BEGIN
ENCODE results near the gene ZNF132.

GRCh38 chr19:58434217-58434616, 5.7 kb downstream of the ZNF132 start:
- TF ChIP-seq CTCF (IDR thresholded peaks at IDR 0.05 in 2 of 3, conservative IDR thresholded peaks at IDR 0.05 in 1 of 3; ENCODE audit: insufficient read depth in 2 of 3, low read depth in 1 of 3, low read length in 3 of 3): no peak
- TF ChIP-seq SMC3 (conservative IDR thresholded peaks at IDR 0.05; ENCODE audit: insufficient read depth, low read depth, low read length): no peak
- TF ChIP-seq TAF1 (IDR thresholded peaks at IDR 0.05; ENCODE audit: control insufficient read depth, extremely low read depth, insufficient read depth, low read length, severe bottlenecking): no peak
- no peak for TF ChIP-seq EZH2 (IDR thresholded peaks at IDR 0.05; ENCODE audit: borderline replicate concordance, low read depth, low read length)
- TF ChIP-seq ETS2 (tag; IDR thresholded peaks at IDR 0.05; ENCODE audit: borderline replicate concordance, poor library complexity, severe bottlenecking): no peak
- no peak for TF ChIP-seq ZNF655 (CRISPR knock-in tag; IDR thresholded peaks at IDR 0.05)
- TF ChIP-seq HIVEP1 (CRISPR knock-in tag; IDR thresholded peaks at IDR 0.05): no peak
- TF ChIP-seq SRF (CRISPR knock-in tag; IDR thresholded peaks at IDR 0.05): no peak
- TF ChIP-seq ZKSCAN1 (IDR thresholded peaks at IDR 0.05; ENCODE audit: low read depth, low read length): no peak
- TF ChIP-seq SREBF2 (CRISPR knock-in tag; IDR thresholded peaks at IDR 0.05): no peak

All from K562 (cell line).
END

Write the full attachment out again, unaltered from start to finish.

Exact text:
ENCODE results near the gene ZNF132.

GRCh38 chr19:58434217-58434616, 5.7 kb downstream of the ZNF132 start:
- TF ChIP-seq CTCF (IDR thresholded peaks at IDR 0.05 in 2 of 3, conservative IDR thresholded peaks at IDR 0.05 in 1 of 3; ENCODE audit: insufficient read depth in 2 of 3, low read depth in 1 of 3, low read length in 3 of 3): no peak
- TF ChIP-seq SMC3 (conservative IDR thresholded peaks at IDR 0.05; ENCODE audit: insufficient read depth, low read depth, low read length): no peak
- TF ChIP-seq TAF1 (IDR thresholded peaks at IDR 0.05; ENCODE audit: control insufficient read depth, extremely low read depth, insufficient read depth, low read length, severe bottlenecking): no peak
- no peak for TF ChIP-seq EZH2 (IDR thresholded peaks at IDR 0.05; ENCODE audit: borderline replicate concordance, low read depth, low read length)
- TF ChIP-seq ETS2 (tag; IDR thresholded peaks at IDR 0.05; ENCODE audit: borderline replicate concordance, poor library complexity, severe bottlenecking): no peak
- no peak for TF ChIP-seq ZNF655 (CRISPR knock-in tag; IDR thresholded peaks at IDR 0.05)
- TF ChIP-seq HIVEP1 (CRISPR knock-in tag; IDR thresholded peaks at IDR 0.05): no peak
- TF ChIP-seq SRF (CRISPR knock-in tag; IDR thresholded peaks at IDR 0.05): no peak
- TF ChIP-seq ZKSCAN1 (IDR thresholded peaks at IDR 0.05; ENCODE audit: low read depth, low read length): no peak
- TF ChIP-seq SREBF2 (CRISPR knock-in tag; IDR thresholded peaks at IDR 0.05): no peak

All from K562 (cell line).